The celebration of Halloween can trace its origins back to Ireland. Today in the USA, the holiday is known for candy, costumes, pumpkin carving, and horror movies. Many of these activities began as rituals during the Celtic festival known as Samhain. Arguably the most prominent of the four fire festivals, the ancient celebration of Samhain ushered in the end of Harvest season and summer. Samhain is still celebrated today in Ireland and was recently commemorated with its own Irish Whiskey from Dingle Distillery.
All Hallows Eve: The name for the holiday we know today started as All Hallows Eve. Similar to many holidays today, Halloween is a combination of pagan and Christian traditions that were brought together when the Roman Catholic church rose to prominence. The Pope declared November 1st All Saint's Day (or All Hallows Day) which coincided with the timing of the Samhain festival. All Hallows Eve (Hallow-een) evolved on October 31st.
Bonfire: At the end of October as summer ended and Harvest began, the changing of the seasons was seen as a time when spirits and monsters could roam the Earth. To ward off the threat, the Celts lit large bonfires.
Costumes: In addition to fires, ancient Celts also sought protection from the Spirits by disguising themselves with animal skins and heads. The tradition of dressing up in costumes was born.
Jack O' Lantern: The Celts believed that lighting a fire in their homes after leaving the bonfire would bring good luck. To do this, an ember from the bonfire was carried back in a hollowed out turnip. Much like the bonfire and costumes, the turnips were also used to ward off the roaming spirits by carving scary faces. When the Irish came to the USA, the tradition morphed into using the more common, native pumpkin.
But why the name? One "ghost story" tells the tale of a man named Jack who betrayed the devil. Not being allowed in Heaven or Hell as a result, the devil banished Jack to roam the Earth upon his death. Armed with only a burning coal in a carved out turnip, the ghostly legend of "Jack of the Lantern" was born.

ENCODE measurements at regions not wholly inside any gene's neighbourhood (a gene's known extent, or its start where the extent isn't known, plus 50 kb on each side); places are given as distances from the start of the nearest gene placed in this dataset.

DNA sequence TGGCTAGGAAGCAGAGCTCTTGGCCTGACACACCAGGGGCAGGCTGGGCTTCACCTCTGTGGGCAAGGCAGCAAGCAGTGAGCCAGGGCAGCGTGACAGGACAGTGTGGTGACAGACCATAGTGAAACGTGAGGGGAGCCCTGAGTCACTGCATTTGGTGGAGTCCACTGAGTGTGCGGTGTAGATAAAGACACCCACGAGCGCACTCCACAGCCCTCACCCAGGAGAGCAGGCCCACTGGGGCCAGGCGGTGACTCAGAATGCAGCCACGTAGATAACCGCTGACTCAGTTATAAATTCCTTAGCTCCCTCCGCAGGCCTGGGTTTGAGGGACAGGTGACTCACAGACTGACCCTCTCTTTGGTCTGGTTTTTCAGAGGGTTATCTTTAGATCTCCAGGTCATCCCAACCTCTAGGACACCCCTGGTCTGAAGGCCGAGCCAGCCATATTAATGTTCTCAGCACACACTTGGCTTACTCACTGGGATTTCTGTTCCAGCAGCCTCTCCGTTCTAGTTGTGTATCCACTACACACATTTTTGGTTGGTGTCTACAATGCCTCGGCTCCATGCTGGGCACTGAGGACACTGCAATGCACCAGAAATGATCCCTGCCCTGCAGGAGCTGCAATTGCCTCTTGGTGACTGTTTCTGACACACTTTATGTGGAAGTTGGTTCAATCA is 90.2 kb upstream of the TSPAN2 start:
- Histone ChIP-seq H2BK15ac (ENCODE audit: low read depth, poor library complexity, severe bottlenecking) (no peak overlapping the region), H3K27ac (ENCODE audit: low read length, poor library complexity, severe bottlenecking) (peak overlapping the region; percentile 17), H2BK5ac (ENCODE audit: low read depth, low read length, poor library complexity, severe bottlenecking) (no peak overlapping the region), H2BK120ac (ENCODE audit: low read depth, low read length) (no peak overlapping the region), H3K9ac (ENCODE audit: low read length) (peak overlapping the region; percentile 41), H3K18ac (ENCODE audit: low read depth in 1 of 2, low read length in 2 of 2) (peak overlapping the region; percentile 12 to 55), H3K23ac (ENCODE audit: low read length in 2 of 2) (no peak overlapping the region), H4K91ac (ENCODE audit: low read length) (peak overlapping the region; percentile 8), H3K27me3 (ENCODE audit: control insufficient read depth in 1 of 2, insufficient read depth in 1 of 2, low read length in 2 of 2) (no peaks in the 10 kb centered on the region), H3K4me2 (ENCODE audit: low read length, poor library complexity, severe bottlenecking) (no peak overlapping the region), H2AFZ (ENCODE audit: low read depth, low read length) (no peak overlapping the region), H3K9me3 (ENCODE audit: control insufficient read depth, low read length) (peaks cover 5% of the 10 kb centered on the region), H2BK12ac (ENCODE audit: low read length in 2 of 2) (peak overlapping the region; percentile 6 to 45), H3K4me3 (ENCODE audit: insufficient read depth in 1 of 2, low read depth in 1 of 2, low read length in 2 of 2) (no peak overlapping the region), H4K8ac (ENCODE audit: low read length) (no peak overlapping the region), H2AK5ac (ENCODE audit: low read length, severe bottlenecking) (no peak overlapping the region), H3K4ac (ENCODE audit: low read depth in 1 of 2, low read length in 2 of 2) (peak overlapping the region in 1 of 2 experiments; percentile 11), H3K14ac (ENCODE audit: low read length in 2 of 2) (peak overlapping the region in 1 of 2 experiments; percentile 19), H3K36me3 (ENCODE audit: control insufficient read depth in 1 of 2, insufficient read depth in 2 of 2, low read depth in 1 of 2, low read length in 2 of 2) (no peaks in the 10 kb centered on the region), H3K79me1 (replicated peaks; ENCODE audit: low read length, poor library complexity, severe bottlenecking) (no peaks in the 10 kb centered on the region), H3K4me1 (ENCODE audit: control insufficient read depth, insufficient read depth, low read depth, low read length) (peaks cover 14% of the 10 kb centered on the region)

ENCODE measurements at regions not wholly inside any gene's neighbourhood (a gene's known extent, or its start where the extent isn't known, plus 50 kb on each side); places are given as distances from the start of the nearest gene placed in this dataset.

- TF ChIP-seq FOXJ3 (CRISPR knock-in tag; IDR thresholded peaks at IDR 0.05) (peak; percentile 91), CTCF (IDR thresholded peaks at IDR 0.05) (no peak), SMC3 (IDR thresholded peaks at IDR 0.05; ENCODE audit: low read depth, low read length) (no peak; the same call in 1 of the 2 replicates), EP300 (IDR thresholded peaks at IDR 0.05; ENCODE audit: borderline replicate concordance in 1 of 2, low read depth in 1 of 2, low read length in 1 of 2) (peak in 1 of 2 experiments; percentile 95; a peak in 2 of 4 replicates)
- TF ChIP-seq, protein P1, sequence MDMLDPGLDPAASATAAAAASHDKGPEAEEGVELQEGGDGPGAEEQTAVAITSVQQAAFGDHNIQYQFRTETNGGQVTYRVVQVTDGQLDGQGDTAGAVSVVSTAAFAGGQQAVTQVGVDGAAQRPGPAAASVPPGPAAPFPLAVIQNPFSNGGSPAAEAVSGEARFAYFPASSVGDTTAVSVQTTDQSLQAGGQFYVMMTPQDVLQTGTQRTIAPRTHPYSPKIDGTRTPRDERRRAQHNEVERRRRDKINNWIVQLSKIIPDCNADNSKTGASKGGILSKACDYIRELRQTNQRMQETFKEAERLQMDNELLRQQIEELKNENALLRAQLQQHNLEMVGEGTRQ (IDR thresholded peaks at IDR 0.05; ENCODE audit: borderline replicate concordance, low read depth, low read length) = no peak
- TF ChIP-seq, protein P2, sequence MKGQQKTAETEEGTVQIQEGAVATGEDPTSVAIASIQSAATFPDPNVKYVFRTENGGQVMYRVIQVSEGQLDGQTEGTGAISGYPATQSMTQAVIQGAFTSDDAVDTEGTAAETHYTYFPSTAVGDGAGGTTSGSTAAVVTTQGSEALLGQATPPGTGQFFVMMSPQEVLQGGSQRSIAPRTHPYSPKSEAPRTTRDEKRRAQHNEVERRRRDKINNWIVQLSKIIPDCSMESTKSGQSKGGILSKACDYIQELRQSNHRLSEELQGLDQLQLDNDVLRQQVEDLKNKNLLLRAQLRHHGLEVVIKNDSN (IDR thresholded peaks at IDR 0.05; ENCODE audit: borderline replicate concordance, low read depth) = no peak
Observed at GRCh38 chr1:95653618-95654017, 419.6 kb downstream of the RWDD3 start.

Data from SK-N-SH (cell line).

Trick or Treating: This tradition started when poor children would go door to door asking for food, money, or kindling to be used during the Samhain celebrations. In return for the "treat", the children would offer prayers for their patrons loved ones, sing and dance, or perform a joke.
Bobbing for Apples: This tradition began as a game intended to identify future love interests. Choosing particular apples or the ability to bite into an apple assigned to a potential partner were rituals engaged in by early Europeans. Apples were also associated with the Harvest and Fall seasons as they were part of the Samhain offerings to the gods. Over time, the bobbing for apples activity morphed into a tradition taking place around Halloween by the Irish.
Irish Whiskey: Part of the early festival celebrations were drinking ale and mead. With the Irish Whiskey resurgence over the past 10 years, there are many outstanding brands and styles perfect for the October festival season and Halloween.
To celebrate the Harvest part of the Halloween festival, there are several new rye based Irish Whiskeys. Why not go Full Moon fever and drink the Powers 100% Irish Rye from Midleton Distillery?
If bobbing for apples ain't your thing, then gravitate to a Calvados finish Irish Whiskey. Go apple picking Calvados style by enjoying the Whistler Calvados finish from Boann Distillery.
To honor the bonfire, why not sit back with one of the several new peated offerings? Teeling's BlackPitts fits the bill with a bottle design appropriately costumed for Halloween.
Finally, if feeling a little spooky why not enjoy a scary whiskey while you watch a horror movie. The Sexton single malt brings you to the cemetery while the Dublin Liberties Oak Devil sends you to the gates of Hell.
Saint Patrick's Day is not the only holiday worthy of celebrating with Irish Whiskey. So remember, given all of its Irish origins, dress up your Halloween festivities with your favorite costume and Irish Whiskey. Trick or Treat!